One of the most common mistakes is confusing the past simple tense with the present perfect simple tense. While the past simple tense describes completed actions at a specific time in the past, the present perfect simple tense connects past actions to the present. For example:

  • I have visited Paris in 2015. (Incorrect)
  • I visited Paris in 2015. (Correct)

Incorrect Formation of the Past Simple Tense

The past simple tense is formed by using the past form of the verb. For regular verbs, the past form is created by adding -ed to the base form. A common mistake is using the base form or present participle (-ing form) of the verb instead of the past form. For example:

  • She not sleep well last night. (Incorrect)
  • She did not sleep well last night. (Correct)

Neglecting Irregular Verbs

A significant challenge when using the past simple tense is remembering the correct past forms of irregular verbs. Many learners mistakenly apply the regular -ed ending to irregular verbs. For example:

  • We buyed a new car. (Incorrect)
  • We bought a new car. (Correct)

To avoid this mistake, familiarize yourself with common irregular verbs and their past forms.

Misusing Time Expressions

Using appropriate time expressions is crucial when using the past simple tense. Common time expressions used with this tense include “yesterday,” “last week,” “in 2010,” and “two days ago.” A common mistake is using present-oriented time expressions with the past simple tense. For example:

  • He visited her recently. (Incorrect)
  • He visited her last week. (Correct)

Incorrect Use of Auxiliary Verbs in Questions and Negatives

To form questions and negatives in the past simple tense, it is crucial to use the auxiliary verb “did” or “did not” (didn’t) followed by the base form of the main verb. For example:

  • She not called me. (Incorrect)
  • She did not call me. (Correct)

Similarly, when forming questions:

  • You visited the museum? (Incorrect)
  • Did you visit the museum? (Correct)

By understanding and avoiding these common mistakes, you can improve your English language skills and use the past simple tense more accurately. Be sure to differentiate between past simple and present perfect simple tenses, use the correct verb forms, familiarize yourself with irregular verbs, choose appropriate time expressions, and use auxiliary verbs correctly. With practice and attention to detail, you will soon master the past simple tense and communicate more effectively in English.

Common Mistakes in Using the Past Continuous Tense in English

The past continuous tense, also known as the past progressive tense, is used to describe ongoing actions or events that were happening at a specific time in the past. This tense is formed by using the past form of the auxiliary verb “to be” (was or were) followed by the present participle (-ing form) of the main verb. Despite its importance in conveying continuous past actions, many learners struggle with using it correctly. This article aims to identify the most common mistakes made when using the past continuous tense and provide tips on how to avoid them.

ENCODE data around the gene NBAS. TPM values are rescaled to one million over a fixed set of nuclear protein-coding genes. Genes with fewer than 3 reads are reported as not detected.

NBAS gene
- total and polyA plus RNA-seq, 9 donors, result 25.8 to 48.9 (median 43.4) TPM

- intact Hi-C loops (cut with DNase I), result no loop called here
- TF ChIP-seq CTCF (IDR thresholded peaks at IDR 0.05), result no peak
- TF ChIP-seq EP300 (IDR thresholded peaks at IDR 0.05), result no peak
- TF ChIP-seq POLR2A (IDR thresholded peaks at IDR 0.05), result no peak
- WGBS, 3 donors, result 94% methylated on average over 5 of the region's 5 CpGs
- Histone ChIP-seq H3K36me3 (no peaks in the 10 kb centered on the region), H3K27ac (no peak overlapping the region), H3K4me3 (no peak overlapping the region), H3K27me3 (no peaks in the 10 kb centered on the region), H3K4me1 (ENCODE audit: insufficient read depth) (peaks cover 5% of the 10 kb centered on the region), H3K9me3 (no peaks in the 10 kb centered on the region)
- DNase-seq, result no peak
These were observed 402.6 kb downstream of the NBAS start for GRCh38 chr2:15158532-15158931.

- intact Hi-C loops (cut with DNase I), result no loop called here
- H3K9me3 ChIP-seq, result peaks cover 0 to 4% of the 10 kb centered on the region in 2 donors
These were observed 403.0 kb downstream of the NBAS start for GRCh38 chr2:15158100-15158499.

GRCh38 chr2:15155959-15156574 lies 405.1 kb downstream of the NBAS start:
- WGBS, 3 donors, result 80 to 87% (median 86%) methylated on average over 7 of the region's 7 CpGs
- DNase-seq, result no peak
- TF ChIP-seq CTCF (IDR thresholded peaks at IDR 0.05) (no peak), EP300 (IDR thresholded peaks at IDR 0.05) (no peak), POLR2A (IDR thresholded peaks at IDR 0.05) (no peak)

Confusing Past Continuous with Past Simple Tense

One of the most common mistakes is confusing the past continuous tense with the past simple tense. While the past simple tense describes completed actions at a specific time in the past, the past continuous tense emphasizes the ongoing nature of an action in the past. For example:

  • She read a book when I called her. (Incorrect)
  • She was reading a book when I called her. (Correct)

Incorrect Formation of the Past Continuous Tense

The past continuous tense is formed using the past form of the auxiliary verb “to be” (was or were) followed by the present participle (-ing form) of the main verb. A common mistake is neglecting to use the correct form of “to be” or using the base form or past simple form of the main verb. For example:

  • They eat dinner when the phone rang. (Incorrect)
  • They were eating dinner when the phone rang. (Correct)

Misusing Stative Verbs

Stative verbs, which describe states or conditions rather than actions, are generally not used in the continuous form. Common stative verbs include love, hate, believe, know, want, and need. For example:

  • He was knowing the answer. (Incorrect)
  • He knew the answer. (Correct)

Keep in mind that some verbs can be both stative and dynamic, changing their meaning depending on the context.

Inappropriate Use of Time Expressions

Using specific time expressions, such as “yesterday,” “last week,” or “in 2010,” is incorrect when using the past continuous tense, as it requires the action to be ongoing at a particular moment in the past. For example: